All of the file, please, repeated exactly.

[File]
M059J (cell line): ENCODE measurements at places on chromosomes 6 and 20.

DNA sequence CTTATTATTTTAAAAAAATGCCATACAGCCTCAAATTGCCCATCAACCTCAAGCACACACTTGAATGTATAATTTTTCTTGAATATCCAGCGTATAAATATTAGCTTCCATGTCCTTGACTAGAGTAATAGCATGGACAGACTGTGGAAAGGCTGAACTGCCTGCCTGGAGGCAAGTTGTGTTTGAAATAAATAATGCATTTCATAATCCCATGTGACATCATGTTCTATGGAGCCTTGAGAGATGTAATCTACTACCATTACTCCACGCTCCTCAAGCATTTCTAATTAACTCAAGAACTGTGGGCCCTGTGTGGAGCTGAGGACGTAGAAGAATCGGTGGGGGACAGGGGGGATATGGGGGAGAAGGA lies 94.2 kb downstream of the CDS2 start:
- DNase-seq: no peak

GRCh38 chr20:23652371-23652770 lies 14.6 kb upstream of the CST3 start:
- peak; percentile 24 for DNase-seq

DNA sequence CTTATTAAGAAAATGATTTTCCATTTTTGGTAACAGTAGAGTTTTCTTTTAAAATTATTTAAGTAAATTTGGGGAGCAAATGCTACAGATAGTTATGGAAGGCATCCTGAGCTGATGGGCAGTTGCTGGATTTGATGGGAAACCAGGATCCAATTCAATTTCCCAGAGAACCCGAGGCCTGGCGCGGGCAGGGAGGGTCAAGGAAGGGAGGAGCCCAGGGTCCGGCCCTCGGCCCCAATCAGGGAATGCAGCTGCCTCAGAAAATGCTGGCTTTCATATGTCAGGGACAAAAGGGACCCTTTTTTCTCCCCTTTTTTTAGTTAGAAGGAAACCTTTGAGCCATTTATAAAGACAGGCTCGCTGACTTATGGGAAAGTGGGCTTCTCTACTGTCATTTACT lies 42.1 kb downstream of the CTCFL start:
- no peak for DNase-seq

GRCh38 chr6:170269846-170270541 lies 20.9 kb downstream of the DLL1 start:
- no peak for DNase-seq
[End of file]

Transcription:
M059J (cell line): ENCODE measurements at places on chromosomes 6 and 20.

DNA sequence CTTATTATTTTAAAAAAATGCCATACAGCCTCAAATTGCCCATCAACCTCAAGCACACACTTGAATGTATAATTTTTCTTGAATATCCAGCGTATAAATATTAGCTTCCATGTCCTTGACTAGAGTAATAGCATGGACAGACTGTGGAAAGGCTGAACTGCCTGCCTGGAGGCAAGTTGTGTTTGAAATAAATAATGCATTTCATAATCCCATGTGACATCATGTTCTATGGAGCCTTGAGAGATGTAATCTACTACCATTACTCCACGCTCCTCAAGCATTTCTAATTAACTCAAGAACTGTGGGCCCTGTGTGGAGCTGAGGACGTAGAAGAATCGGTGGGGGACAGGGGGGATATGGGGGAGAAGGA lies 94.2 kb downstream of the CDS2 start:
- DNase-seq: no peak

GRCh38 chr20:23652371-23652770 lies 14.6 kb upstream of the CST3 start:
- peak; percentile 24 for DNase-seq

DNA sequence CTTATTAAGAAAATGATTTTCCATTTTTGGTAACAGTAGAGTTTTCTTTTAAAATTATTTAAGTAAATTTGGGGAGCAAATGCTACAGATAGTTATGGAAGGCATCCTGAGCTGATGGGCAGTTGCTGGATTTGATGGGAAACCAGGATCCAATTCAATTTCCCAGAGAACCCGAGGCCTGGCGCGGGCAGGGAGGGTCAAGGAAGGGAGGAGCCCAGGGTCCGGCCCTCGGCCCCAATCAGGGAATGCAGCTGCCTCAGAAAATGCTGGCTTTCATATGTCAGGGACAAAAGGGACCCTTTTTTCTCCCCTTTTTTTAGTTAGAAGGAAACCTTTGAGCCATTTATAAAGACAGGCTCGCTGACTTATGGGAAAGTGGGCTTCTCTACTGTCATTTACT lies 42.1 kb downstream of the CTCFL start:
- no peak for DNase-seq

GRCh38 chr6:170269846-170270541 lies 20.9 kb downstream of the DLL1 start:
- no peak for DNase-seq